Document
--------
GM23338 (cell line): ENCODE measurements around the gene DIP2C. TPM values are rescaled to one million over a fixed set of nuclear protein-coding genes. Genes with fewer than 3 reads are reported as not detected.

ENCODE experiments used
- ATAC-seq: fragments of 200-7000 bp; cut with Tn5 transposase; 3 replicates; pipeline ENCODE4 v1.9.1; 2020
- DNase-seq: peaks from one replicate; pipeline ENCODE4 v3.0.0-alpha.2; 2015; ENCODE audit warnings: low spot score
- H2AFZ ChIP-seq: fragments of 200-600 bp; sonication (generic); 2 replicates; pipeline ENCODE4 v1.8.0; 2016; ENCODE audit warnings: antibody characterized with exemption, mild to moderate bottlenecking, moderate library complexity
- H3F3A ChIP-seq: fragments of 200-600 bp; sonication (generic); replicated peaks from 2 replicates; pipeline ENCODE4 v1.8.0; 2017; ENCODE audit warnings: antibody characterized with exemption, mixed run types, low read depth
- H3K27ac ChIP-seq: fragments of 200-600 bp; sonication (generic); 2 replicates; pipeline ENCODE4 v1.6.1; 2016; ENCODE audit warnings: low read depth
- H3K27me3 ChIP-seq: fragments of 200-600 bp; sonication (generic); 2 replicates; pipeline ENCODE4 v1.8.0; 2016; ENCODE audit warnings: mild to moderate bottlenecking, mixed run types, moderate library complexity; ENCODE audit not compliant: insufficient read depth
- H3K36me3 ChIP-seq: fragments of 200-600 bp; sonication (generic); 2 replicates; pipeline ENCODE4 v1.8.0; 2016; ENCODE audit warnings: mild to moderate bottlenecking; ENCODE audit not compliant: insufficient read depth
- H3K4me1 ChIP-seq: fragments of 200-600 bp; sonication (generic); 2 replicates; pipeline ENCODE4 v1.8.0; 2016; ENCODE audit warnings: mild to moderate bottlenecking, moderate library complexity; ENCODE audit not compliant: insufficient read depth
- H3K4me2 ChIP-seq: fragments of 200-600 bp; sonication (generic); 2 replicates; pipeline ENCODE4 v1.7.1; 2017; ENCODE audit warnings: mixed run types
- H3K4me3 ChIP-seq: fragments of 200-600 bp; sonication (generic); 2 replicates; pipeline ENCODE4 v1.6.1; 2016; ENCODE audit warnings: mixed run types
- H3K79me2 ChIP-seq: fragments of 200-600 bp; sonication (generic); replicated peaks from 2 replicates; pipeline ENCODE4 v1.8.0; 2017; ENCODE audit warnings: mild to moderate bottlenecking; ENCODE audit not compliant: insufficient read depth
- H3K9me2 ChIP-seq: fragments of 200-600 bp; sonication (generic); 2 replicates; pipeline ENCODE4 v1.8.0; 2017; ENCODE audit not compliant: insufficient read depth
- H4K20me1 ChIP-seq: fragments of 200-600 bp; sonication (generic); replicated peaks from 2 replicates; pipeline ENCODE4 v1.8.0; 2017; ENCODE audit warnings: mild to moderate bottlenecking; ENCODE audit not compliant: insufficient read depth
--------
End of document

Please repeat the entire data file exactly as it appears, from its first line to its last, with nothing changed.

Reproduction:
GM23338 (cell line): ENCODE measurements around the gene DIP2C. TPM values are rescaled to one million over a fixed set of nuclear protein-coding genes. Genes with fewer than 3 reads are reported as not detected.

ENCODE experiments used
- ATAC-seq: fragments of 200-7000 bp; cut with Tn5 transposase; 3 replicates; pipeline ENCODE4 v1.9.1; 2020
- DNase-seq: peaks from one replicate; pipeline ENCODE4 v3.0.0-alpha.2; 2015; ENCODE audit warnings: low spot score
- H2AFZ ChIP-seq: fragments of 200-600 bp; sonication (generic); 2 replicates; pipeline ENCODE4 v1.8.0; 2016; ENCODE audit warnings: antibody characterized with exemption, mild to moderate bottlenecking, moderate library complexity
- H3F3A ChIP-seq: fragments of 200-600 bp; sonication (generic); replicated peaks from 2 replicates; pipeline ENCODE4 v1.8.0; 2017; ENCODE audit warnings: antibody characterized with exemption, mixed run types, low read depth
- H3K27ac ChIP-seq: fragments of 200-600 bp; sonication (generic); 2 replicates; pipeline ENCODE4 v1.6.1; 2016; ENCODE audit warnings: low read depth
- H3K27me3 ChIP-seq: fragments of 200-600 bp; sonication (generic); 2 replicates; pipeline ENCODE4 v1.8.0; 2016; ENCODE audit warnings: mild to moderate bottlenecking, mixed run types, moderate library complexity; ENCODE audit not compliant: insufficient read depth
- H3K36me3 ChIP-seq: fragments of 200-600 bp; sonication (generic); 2 replicates; pipeline ENCODE4 v1.8.0; 2016; ENCODE audit warnings: mild to moderate bottlenecking; ENCODE audit not compliant: insufficient read depth
- H3K4me1 ChIP-seq: fragments of 200-600 bp; sonication (generic); 2 replicates; pipeline ENCODE4 v1.8.0; 2016; ENCODE audit warnings: mild to moderate bottlenecking, moderate library complexity; ENCODE audit not compliant: insufficient read depth
- H3K4me2 ChIP-seq: fragments of 200-600 bp; sonication (generic); 2 replicates; pipeline ENCODE4 v1.7.1; 2017; ENCODE audit warnings: mixed run types
- H3K4me3 ChIP-seq: fragments of 200-600 bp; sonication (generic); 2 replicates; pipeline ENCODE4 v1.6.1; 2016; ENCODE audit warnings: mixed run types
- H3K79me2 ChIP-seq: fragments of 200-600 bp; sonication (generic); replicated peaks from 2 replicates; pipeline ENCODE4 v1.8.0; 2017; ENCODE audit warnings: mild to moderate bottlenecking; ENCODE audit not compliant: insufficient read depth
- H3K9me2 ChIP-seq: fragments of 200-600 bp; sonication (generic); 2 replicates; pipeline ENCODE4 v1.8.0; 2017; ENCODE audit not compliant: insufficient read depth
- H4K20me1 ChIP-seq: fragments of 200-600 bp; sonication (generic); replicated peaks from 2 replicates; pipeline ENCODE4 v1.8.0; 2017; ENCODE audit warnings: mild to moderate bottlenecking; ENCODE audit not compliant: insufficient read depth